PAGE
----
What is a pointer?

A descriptive and ELI5 answer found on Reddit:

You have a house.

When you’re outside, and you want to go home, you don’t make another house right where you are, because it’s too big for you to carry around or take apart.

So you carry a piece of paper or store on your phone the address of your house. Now you always know exactly how to find your house so that you can go home.

The piece of paper or your phone is a variable.

The variable contains an address (a reference) to your house.

You can make a copy of this piece of paper and hand it out to your friends when you invite them over, instead of building each friend a copy of your house.

You can have an address book filled with pages, where each page is an address (i.e., an array of pointers). Each page you turn (each index you increment) goes to the directly next address-containing variable.

Now if you cut the address book in half along its height, and then attach the lower half behind the upper half, then you have a book with smaller pages but more pages.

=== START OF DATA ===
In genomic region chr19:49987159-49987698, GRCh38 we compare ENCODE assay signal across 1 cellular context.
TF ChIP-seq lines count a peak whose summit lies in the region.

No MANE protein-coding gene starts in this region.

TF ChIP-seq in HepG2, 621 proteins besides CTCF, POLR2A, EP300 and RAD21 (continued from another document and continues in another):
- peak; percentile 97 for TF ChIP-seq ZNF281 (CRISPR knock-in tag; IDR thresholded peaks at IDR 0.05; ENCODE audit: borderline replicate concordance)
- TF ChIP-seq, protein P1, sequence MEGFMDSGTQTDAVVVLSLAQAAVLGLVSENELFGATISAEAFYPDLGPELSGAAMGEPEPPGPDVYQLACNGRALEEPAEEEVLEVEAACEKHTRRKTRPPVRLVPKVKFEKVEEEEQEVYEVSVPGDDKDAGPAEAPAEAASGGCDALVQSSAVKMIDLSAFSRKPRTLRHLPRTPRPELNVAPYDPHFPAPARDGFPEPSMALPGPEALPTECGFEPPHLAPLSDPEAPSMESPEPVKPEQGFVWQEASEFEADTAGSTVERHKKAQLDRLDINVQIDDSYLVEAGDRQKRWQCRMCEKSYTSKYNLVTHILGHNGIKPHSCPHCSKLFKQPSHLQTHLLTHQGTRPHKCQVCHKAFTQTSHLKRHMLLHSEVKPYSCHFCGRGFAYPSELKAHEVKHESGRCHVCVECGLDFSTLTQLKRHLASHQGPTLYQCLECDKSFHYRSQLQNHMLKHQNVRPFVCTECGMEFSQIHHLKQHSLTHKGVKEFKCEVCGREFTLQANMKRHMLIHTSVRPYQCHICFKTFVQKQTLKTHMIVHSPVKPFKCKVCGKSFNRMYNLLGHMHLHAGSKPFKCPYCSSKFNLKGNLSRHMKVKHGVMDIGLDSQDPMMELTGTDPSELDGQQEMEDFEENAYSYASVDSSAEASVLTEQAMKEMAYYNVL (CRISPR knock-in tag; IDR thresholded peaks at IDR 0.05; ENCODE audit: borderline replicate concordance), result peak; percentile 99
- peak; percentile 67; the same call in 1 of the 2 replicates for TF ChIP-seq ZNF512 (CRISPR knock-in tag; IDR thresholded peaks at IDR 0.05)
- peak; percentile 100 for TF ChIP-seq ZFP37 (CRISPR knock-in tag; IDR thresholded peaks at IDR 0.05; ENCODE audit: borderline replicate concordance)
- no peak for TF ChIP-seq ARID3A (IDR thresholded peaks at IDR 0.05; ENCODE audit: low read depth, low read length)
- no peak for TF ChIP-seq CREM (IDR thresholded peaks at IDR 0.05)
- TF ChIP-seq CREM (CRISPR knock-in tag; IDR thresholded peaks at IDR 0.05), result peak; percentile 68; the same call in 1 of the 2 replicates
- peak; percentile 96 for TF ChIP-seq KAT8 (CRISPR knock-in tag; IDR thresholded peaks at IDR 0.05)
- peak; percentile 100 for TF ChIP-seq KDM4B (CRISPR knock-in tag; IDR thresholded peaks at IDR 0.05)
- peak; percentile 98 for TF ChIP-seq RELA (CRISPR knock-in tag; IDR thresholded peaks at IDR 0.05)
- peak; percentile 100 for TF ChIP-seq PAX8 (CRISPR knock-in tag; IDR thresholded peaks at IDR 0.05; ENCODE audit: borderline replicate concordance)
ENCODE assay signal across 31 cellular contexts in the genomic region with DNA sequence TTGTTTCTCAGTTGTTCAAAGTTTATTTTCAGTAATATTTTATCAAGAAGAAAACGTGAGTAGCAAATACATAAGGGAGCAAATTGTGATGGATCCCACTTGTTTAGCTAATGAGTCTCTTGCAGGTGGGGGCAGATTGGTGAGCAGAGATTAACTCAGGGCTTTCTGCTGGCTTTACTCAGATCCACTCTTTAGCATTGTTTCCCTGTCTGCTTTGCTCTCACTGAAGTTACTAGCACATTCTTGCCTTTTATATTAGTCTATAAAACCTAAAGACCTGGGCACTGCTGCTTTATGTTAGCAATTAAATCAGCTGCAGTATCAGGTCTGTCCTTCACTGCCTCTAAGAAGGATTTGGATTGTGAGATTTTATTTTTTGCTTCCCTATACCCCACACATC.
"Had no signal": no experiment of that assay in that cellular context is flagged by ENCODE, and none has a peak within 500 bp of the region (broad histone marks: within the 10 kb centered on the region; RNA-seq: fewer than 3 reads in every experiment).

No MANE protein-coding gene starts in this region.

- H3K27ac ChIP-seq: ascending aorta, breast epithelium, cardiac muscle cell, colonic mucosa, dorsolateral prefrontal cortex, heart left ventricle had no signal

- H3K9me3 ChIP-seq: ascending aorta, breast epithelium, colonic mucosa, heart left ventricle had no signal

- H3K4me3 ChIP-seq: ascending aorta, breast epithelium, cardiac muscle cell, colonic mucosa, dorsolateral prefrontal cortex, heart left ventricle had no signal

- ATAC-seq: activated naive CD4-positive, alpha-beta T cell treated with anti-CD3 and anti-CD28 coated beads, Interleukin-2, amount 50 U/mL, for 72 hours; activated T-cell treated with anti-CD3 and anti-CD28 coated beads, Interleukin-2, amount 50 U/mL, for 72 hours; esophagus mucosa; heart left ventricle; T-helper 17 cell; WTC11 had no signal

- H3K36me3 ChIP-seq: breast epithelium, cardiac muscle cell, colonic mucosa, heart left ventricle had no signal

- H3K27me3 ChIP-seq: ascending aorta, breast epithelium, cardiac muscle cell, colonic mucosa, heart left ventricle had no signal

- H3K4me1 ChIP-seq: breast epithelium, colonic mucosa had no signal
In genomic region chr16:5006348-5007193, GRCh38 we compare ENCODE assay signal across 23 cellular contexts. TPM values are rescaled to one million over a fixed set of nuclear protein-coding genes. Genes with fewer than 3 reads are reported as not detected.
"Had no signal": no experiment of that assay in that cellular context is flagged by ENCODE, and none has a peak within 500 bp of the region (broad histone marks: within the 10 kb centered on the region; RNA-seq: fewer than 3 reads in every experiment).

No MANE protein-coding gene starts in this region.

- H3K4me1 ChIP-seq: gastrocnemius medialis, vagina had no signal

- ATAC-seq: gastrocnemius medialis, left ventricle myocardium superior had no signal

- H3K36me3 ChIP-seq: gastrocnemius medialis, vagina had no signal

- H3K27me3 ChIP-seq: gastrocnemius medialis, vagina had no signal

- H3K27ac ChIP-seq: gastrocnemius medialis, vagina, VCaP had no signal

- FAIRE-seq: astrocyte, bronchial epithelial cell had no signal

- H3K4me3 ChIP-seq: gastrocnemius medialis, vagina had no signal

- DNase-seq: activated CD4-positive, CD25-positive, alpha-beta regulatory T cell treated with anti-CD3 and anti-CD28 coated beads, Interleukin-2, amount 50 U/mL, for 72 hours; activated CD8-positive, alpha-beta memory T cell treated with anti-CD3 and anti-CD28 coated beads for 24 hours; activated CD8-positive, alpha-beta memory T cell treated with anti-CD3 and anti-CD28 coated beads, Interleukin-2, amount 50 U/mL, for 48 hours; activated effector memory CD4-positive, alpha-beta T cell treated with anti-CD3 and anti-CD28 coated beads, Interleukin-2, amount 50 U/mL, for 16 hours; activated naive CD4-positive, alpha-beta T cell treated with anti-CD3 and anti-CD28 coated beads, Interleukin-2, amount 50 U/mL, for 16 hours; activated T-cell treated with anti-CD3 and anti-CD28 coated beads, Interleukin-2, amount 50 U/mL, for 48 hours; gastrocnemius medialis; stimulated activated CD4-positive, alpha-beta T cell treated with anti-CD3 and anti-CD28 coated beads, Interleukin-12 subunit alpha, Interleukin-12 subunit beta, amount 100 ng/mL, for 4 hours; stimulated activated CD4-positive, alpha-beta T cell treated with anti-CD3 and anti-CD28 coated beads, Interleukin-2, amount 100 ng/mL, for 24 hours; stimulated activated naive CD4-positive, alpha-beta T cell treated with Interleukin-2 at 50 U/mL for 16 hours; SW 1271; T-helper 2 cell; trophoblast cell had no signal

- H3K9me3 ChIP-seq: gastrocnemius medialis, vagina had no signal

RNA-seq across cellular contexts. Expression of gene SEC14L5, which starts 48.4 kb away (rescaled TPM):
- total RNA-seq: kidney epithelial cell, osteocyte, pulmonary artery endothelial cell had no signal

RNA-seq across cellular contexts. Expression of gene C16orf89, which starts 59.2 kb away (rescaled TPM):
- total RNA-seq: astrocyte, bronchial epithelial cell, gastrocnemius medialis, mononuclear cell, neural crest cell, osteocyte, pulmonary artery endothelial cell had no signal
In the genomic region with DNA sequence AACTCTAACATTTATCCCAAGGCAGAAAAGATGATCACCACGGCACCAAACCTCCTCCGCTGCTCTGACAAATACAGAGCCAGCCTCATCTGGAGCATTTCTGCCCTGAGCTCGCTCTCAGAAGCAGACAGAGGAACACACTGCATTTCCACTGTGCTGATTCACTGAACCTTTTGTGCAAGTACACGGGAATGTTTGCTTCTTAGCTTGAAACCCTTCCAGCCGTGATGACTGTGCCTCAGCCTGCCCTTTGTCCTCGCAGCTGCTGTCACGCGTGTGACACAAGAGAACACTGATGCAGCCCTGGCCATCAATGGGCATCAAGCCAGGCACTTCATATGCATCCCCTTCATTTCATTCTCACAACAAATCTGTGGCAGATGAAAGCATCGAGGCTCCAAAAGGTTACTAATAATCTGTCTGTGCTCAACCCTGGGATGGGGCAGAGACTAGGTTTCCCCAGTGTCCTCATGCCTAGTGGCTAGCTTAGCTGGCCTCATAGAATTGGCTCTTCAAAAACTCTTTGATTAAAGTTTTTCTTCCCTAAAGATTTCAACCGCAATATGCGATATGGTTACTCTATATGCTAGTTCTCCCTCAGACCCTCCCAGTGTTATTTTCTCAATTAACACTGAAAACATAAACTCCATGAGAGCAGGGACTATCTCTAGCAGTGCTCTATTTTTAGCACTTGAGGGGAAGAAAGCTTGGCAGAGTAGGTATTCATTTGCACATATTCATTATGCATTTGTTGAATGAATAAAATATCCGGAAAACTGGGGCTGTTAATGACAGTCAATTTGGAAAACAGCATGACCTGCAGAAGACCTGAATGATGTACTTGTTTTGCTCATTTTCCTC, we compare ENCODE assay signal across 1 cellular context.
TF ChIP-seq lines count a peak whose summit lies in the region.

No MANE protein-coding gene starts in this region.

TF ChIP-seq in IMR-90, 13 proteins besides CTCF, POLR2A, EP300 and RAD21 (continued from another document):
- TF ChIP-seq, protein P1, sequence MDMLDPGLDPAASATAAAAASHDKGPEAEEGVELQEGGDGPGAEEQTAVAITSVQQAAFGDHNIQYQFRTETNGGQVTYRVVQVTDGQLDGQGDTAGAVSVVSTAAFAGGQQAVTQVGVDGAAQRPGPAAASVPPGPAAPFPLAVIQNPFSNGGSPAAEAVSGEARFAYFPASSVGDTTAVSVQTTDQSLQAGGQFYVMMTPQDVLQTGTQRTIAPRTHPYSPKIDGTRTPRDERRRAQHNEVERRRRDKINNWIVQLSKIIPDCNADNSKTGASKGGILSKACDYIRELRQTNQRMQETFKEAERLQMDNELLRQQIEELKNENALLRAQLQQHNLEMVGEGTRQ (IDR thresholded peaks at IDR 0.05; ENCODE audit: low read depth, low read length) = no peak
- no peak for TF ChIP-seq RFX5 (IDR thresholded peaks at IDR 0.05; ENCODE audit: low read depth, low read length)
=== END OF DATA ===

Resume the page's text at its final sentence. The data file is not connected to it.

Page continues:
You can store phone numbers in this, and even if it’s the same total size, you have double the number of pages and double the number of phone numbers (if you store one number on each page).

Now, since the pointers to home-addresses are different from pointers to phone-numbers, turning the page in an address book (increment pointer by 1) moves forward by one address.

But turning the page in the phone book (incrementing pointer by 1) leads you to the next phone number, even if you technically turned only “half a page”.

That’s how pointer arithmetic works.

Source: https://reddit.com/r/...

  • 25
    This is somehow more confusing than pointers.
  • 6
    I don't think newbies struggle with the concept of pointers.
    They struggle with the implementation and special cases
  • 3
    @Konsole they do
    This is the similar thing to what I told few students to make them understand it
  • 9
    You had me up until splitting the address book in half. That doesn't sound like anything I have ever done.
  • 4
    When I was learning it was for me easier to understand when I saw the code and printed the values of pointer and array to understand what's going on. It's a good story, but can be replaced with a minute or two of hands-on coding experience.
  • 0
  • 5
    Me: *goes home following address*
    C++: *deletes house*
    Me: Ah, shit here we go again
  • 6
    What is a pointer?

    It's a reference to memory. A an actual integer number "pointing" to which "sector" of memory your data starts at.

    You: Actually, it's about a three page analogy.
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